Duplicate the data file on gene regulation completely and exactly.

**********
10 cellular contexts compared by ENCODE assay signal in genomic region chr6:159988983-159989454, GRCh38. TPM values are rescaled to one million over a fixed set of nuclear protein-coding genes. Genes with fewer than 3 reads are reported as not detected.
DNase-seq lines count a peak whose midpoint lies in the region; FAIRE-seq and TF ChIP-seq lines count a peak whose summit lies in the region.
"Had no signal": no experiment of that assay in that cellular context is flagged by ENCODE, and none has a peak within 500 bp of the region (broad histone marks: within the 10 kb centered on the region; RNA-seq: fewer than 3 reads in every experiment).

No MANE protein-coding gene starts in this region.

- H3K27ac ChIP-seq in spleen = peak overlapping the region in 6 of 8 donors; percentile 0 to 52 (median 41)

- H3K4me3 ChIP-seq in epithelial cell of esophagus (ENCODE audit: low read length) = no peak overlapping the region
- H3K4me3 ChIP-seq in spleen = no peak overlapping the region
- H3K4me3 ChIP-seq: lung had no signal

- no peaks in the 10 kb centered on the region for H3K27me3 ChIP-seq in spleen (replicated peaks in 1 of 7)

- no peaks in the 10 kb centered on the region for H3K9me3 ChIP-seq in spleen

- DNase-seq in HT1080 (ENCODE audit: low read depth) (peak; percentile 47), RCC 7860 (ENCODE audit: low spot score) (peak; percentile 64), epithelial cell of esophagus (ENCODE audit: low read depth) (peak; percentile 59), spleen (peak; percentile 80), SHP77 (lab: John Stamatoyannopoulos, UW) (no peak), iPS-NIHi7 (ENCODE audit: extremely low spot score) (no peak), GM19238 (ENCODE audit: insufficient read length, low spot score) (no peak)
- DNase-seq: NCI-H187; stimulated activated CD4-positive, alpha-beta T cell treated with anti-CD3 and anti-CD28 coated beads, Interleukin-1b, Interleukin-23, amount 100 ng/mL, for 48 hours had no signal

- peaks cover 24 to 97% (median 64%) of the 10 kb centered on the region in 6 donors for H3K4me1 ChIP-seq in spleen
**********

10 cellular contexts compared by ENCODE assay signal in genomic region chr6:159988983-159989454, GRCh38. TPM values are rescaled to one million over a fixed set of nuclear protein-coding genes. Genes with fewer than 3 reads are reported as not detected.
DNase-seq lines count a peak whose midpoint lies in the region; FAIRE-seq and TF ChIP-seq lines count a peak whose summit lies in the region.
"Had no signal": no experiment of that assay in that cellular context is flagged by ENCODE, and none has a peak within 500 bp of the region (broad histone marks: within the 10 kb centered on the region; RNA-seq: fewer than 3 reads in every experiment).

No MANE protein-coding gene starts in this region.

- H3K27ac ChIP-seq in spleen = peak overlapping the region in 6 of 8 donors; percentile 0 to 52 (median 41)

- H3K4me3 ChIP-seq in epithelial cell of esophagus (ENCODE audit: low read length) = no peak overlapping the region
- H3K4me3 ChIP-seq in spleen = no peak overlapping the region
- H3K4me3 ChIP-seq: lung had no signal

- no peaks in the 10 kb centered on the region for H3K27me3 ChIP-seq in spleen (replicated peaks in 1 of 7)

- no peaks in the 10 kb centered on the region for H3K9me3 ChIP-seq in spleen

- DNase-seq in HT1080 (ENCODE audit: low read depth) (peak; percentile 47), RCC 7860 (ENCODE audit: low spot score) (peak; percentile 64), epithelial cell of esophagus (ENCODE audit: low read depth) (peak; percentile 59), spleen (peak; percentile 80), SHP77 (lab: John Stamatoyannopoulos, UW) (no peak), iPS-NIHi7 (ENCODE audit: extremely low spot score) (no peak), GM19238 (ENCODE audit: insufficient read length, low spot score) (no peak)
- DNase-seq: NCI-H187; stimulated activated CD4-positive, alpha-beta T cell treated with anti-CD3 and anti-CD28 coated beads, Interleukin-1b, Interleukin-23, amount 100 ng/mL, for 48 hours had no signal

- peaks cover 24 to 97% (median 64%) of the 10 kb centered on the region in 6 donors for H3K4me1 ChIP-seq in spleen